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Breakthrough in Malaria vaccine

By Jonathan Lam     Aug 9, 2013 in Science
The U.S. Navy along with the federal government and the medical industry have developed the first ever complete vaccine against malaria. So far it is still under the development stage.
Malaria is a blood disease that is transferred from human to human by the Anopheles mosquito. It causes fever and vomiting and can disrupt the blood supply to vital organs if untreated. Symptoms show up to 10 to 15 days after being bitten by a mosquito. It's endemic to tropical countries, and according the the World Health Organization the parasite has become resistant to a number of treatments. Malaria sickens more than 200 million a year and in the year 2010 killed about 660,000 people.
With no effective vaccine, efforts to control the disease have focused on mosquito control and disturbing pesticide-laced nets. The World Health Organization claims people visiting the tropics from countries where the disease is not endemic are particularly vulnerable.
Now U.S researchers reported a breakthrough on Thursday in the search for a vaccine for malaria. The experiment involved more than three dozen volunteers all receiving multiple doses of a vaccine produced with a weakened form of the disease. Even though the experiment marks the first time any vaccine trail has shown 100 percent success in protecting subjects from the mosquito-borne tropical disease, more extensive field testing will be required.
The head of the preventive medicine department at Vanderbilt University's medical school, Dr. William Schaffner, says that the results show "a scientific advance" but it's "not ready yet for prime time." Schaffner states, " This is not a vaccine that's ready for travelers to the developing world anytime soon. However, from the point of view of science dealing with one of the big-three infectious causes of death around the world, it's a notable advance. And everybody will be holding their breath, watching to see whether this next trial works and how well it works."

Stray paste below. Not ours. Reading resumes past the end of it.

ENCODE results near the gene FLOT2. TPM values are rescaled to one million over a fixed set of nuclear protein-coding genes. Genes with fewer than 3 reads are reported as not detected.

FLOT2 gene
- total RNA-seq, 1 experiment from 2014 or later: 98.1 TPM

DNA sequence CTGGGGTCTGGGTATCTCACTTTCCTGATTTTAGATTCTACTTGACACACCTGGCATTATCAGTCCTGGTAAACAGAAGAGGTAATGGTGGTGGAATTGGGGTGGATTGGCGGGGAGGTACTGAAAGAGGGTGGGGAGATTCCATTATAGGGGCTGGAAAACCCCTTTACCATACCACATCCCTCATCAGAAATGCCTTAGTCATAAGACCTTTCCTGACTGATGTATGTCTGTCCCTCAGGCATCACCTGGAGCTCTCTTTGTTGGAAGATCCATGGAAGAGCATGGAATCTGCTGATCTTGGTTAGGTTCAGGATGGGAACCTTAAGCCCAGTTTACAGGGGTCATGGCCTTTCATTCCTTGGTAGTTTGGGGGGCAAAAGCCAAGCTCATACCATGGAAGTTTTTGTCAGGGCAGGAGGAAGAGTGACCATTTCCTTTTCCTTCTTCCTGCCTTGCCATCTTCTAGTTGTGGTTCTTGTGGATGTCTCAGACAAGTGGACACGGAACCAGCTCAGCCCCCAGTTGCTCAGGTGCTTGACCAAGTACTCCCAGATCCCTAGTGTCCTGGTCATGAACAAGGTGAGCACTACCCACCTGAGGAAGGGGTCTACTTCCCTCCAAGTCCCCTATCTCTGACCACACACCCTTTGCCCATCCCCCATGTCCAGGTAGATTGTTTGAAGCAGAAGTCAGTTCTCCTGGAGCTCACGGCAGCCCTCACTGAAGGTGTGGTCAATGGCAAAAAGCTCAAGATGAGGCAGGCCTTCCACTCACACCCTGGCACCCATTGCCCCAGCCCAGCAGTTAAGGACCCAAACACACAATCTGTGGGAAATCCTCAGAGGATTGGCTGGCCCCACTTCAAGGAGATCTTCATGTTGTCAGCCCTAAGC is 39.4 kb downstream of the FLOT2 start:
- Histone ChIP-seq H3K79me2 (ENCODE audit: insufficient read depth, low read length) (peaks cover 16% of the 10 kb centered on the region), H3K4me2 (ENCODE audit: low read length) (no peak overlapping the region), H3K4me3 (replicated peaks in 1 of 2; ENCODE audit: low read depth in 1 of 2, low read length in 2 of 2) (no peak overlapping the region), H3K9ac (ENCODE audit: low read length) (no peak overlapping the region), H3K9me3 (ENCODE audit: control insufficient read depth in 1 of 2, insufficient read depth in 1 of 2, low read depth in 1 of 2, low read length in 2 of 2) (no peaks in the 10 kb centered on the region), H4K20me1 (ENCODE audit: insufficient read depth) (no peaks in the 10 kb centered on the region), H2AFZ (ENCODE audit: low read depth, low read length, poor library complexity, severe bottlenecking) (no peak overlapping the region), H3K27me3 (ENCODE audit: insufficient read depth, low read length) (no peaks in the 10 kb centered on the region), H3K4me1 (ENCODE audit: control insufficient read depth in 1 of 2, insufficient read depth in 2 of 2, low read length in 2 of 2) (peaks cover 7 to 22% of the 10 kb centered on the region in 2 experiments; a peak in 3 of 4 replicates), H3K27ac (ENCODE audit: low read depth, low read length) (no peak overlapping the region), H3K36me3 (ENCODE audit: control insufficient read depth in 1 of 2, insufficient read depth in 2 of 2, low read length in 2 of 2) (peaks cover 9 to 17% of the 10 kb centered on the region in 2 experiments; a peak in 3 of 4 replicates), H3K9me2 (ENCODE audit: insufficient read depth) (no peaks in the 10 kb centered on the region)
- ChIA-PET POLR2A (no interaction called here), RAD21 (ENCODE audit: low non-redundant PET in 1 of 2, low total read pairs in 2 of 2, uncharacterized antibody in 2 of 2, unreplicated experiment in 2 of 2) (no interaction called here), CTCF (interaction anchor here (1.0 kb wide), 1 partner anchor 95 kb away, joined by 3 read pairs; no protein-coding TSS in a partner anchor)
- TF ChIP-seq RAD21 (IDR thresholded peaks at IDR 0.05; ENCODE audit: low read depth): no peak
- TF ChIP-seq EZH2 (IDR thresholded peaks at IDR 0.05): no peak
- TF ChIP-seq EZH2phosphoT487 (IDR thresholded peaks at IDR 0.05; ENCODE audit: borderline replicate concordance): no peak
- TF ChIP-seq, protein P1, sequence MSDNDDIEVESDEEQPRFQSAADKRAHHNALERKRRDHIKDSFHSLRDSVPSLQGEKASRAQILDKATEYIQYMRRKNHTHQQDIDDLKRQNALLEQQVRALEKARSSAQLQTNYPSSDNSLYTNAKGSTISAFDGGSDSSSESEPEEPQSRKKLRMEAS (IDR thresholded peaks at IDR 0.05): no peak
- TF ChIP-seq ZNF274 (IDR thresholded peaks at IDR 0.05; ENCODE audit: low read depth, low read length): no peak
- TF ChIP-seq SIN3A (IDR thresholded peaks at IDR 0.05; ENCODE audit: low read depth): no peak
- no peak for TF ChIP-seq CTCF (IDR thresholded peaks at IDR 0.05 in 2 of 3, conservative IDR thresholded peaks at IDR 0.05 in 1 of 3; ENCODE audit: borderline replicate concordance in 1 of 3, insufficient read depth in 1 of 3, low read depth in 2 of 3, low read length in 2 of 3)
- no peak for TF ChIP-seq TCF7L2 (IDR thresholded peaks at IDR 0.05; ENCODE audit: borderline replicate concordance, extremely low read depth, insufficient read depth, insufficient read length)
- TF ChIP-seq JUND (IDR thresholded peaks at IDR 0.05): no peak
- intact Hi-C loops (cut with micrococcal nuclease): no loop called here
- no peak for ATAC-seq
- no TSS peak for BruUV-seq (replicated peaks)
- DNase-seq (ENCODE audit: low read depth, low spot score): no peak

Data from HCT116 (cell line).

The vaccine administered to the volunteers was produced by Maryland company Sanaria Inc. and tested by the National Institute of Allergy and Infectious Diseases, the Walter Reed Army Institute of Research and the Naval Medical Research Center.
The vaccine was produced using samples of Plasmodium falciparum, the single-celled parasite that causes the disease. The samples were weakened by radiation and then frozen. The vaccine was "safe and well-tolerated" by the volunteers who received it, the study states.
There are drugs out there that can stave off malaria, but must be combined with other protective measures such as insect repellent or nets. But according to the Centers for Disease Control and Prevention, none of them are 100% effective. Schaffner said future studies need to involve larger groups in field conditions and examinations of how long the vaccines stave off infection. Using multiple intravenous doses -- a process unlike any other vaccine -- "requires a great deal of aseptic practice and good training," and the risk of infection is a possibility, he said.
"We don't know how long this protection lasts yet. Lots of questions remain. But that should not diminish the fact that this is a scientific advance," Schaffner concludes.
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